Despei tugiù sciu du nostre païse
Se ride au ventu u meme pavayun
Despei tugiù a curù russa e gianca
E sta r’amblema d’a nostra libertà
Grandi e piciui r’an tugiù respetà !
(Since the inception of our country
The same flag flies in the wind
Forever, red and white are our colors
They are the symbol of our independence
Which has always been respected by young and old!)
(verse from the Monegasque national anthem)
A red and white flag flies on the rocky outcrop, high above the blue sea. It is the symbol of the independence that has characterised this place for more than seven centuries. But how did that flag and that independence ever get there?
The Rock formed a natural terminus of an elongated area along the coast of the Mediterranean Sea, in a crescent from Portovenere to Monaco, the territory of the independent Republic of Genoa.
On May 30, 1191, the Republic occupied this rock with its port, Portus Monachi, and had a fort built on the rocky outcrop. It was a sought-after because strategically important place along the coast, not only because of its location but also because of its natural conditions: on a high rock and difficult to reach from the hinterland. Catalans, Provençals and French would like to take it to extend their position of power in this Mediterranean area, but the Rock remained in the hands of Genoa throughout the 13th century.
The total balance of power in the second half of the thirteenth century was precarious. Genoa became more and more powerful as a Republic, but it also became internally divided because of a conflict between Guelphs and Ghibellines. The first group are Papists, with the Grimaldi dynasty as the main leaders and the second group are more on the side of the Emperor, on paper a German, but in this century more often an Italian, and propagate the liberal ideas of Emperor Frederick II, with the dynasties of Doria and Spinola as the main leaders.
The Grimaldi dynasty was founded in the 12th century when the descendants of the consul Otto Canella of Genoa and his son Grimaldo Canella, an admiral at the time of the First Crusades and representative of Genoa to Emperor Frederick Barbarossa, adopted the family name Grimaldi in the thirteenth century.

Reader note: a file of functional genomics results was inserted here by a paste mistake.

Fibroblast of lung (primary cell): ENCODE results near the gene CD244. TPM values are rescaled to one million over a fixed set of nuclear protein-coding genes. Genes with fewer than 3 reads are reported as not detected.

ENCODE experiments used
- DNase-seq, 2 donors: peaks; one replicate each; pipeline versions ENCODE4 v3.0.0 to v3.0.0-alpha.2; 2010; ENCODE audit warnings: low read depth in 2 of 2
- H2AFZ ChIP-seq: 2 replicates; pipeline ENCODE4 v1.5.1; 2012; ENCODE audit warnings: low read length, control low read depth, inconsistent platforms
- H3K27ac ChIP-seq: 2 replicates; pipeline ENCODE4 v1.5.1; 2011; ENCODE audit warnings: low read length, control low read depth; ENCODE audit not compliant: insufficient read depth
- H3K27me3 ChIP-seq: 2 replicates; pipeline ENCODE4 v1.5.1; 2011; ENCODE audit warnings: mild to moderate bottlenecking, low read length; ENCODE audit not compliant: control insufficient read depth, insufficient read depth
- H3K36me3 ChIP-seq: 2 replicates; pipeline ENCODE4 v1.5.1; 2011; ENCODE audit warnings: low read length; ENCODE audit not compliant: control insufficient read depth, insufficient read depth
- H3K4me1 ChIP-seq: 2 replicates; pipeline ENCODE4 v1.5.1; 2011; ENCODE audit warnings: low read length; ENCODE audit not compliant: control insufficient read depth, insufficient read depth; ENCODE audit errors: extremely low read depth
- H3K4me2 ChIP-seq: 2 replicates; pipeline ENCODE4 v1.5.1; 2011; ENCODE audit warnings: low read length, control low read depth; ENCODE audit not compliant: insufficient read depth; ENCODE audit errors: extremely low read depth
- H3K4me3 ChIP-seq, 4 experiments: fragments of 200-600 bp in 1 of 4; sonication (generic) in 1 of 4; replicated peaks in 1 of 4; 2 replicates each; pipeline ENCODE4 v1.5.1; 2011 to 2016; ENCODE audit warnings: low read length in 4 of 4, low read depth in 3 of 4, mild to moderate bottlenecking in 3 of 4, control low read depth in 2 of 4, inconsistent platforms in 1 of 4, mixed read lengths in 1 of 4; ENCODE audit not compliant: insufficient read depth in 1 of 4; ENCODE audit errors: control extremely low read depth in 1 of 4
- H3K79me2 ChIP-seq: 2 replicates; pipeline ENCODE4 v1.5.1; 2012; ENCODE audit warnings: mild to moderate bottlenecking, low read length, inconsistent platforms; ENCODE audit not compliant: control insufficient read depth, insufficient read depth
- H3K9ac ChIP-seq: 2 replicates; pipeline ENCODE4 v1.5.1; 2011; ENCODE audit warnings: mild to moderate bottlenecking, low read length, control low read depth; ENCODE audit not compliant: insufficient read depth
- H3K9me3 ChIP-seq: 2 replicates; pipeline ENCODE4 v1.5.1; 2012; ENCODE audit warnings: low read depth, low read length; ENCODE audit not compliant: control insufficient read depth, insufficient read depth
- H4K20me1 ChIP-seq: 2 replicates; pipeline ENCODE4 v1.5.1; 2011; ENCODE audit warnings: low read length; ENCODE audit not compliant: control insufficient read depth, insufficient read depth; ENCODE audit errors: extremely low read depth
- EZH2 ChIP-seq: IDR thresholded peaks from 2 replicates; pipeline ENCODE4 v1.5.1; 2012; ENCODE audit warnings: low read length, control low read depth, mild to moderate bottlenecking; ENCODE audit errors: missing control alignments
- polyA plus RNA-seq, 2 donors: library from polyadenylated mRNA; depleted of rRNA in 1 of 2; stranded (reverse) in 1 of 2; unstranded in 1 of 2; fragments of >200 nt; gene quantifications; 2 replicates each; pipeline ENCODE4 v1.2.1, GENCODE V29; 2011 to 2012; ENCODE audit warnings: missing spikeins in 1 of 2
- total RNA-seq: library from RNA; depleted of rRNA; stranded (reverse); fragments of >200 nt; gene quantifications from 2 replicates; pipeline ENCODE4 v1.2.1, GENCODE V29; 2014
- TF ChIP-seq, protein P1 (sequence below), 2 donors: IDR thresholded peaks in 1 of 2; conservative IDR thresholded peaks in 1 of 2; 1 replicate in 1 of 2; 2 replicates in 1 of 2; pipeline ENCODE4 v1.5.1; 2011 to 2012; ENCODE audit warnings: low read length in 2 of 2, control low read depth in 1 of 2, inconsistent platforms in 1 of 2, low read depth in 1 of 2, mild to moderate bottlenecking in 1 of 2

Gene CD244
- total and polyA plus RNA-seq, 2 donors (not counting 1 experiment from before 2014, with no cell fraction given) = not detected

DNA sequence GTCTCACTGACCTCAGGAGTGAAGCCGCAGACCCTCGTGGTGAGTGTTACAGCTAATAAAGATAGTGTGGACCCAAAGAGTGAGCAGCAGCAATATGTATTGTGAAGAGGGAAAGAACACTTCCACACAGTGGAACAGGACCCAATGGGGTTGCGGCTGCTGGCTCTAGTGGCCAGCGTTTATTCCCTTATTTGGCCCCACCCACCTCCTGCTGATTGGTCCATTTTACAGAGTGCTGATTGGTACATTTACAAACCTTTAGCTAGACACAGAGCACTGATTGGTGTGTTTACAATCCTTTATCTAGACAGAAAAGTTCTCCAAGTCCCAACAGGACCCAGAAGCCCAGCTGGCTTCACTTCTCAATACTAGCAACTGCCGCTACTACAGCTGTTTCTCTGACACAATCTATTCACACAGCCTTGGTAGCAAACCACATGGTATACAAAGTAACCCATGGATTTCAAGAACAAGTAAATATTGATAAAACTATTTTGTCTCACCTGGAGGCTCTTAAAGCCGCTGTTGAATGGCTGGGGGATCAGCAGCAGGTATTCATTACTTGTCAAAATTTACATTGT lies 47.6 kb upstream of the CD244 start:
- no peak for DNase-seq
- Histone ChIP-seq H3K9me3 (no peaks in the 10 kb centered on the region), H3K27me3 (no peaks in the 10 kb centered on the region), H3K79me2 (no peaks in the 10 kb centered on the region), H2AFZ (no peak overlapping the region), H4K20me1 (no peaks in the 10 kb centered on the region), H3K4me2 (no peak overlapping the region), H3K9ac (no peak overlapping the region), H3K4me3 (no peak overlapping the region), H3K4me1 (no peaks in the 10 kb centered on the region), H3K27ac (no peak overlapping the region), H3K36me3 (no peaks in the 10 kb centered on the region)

Throughout this century, both groups regularly took over power from the other. Genoa became more and more prosperous thanks to the crusades, which were lucrative for the city. With a huge fleet, Pisa is wiped out on the Tyrrhenian Sea and the islands of Corsica and Sardinia also come under the control of the Republic. The Catalans “liberate” Sicily from the Guelph yoke. Successive Popes overplay their cards in this matter, and thus the power struggle at sea becomes even more confusing, because the Church divides lands that it does not own. France tries to take Provence but the inhabitants of the lavender fields are not at all happy and so this colonisation is totally frustrated. The only place on the Mediterranean where the French king had a say is Aigues-Mortes and from there the Crusades depart, which were financed by Genoa, which also supplied most of the ships for the fleet). The maritime power struggle between Barcelona and Genoa defines this period in history. Barcelona reaches as far as Athens, Genoa to Constantinople.
Now it was about that rock. Settlers from Genoa were the first to occupy it and by order of the Republic a fortress was built on it with four watchtowers, from where Corsica can also be seen on clear days. To defend the fort against enemy troops, walls with a height of up to nine metres were erected on the harbour side. In 1296 there was another change of power in Genoa. The consul was Corrado Doria, a Ghibelline, and he ensures that some Guelphic leaders are expelled from the city, including Lanfranco and his nephew and stepson Ranieri Grimaldi. Where should they go? They have a plan and want to take revenge on the ruler by occupying the very tip of the Republic. In retrospect, the adventure is more like a student prank. With a few accomplices, they dress up as Franciscan monks and get into a boat on a bleak evening. They become stranded in the harbour under the rock.
It’s drizzling when two lost monks report to the gate of the castle, which gives access to the Rock. The Ghibelline night watch lets the clergy in unsuspectingly. Once past the entrance gate, the monks take out swords from under their robes and stab some soldiers to death. Then they let in their henchmen, who had stayed in the boat, and after a few fights the entire fort is taken.
At this historical moment, on the night of January 7-8, 1297, the saga of the Grimaldi dynasty in Monaco begins. Lanfranco (François) Grimaldi can call himself the first independent ruler of the rock.
His deed earned him the nickname ‘Malizia’ in the annals, the Cunning One. On the 700th anniversary of the capture in 1997, he was forever immortalised in a statue by Kees Verkade.
The Kees Verkade statue
Together with his nephew, like two monks with a drawn sword, Lanfranco also adorns the coat of arms of Monaco. To be clear, he was certainly not a pirate, as is often claimed by tourist guides, but a political exile. He decides to give Ranieri the honour of becoming ‘the first Seigneur of Monaco’.
Since then, it is no longer the cross of Saint George that flies on the tip of the Rock but the red and white cloth with which we are familiar today.
And thanks to its strategic location, hardly anyone has dared to challenge the independence of the Rock in more than seven centuries. With every peace treaty after another war, the question of the independent Rock came up again, but no powerful country wanted the enemy to be handed this strategic place and the Rock’s independent status never changed. That is the greatest pride of the Monegasques. “Big and small have always respected our freedom.”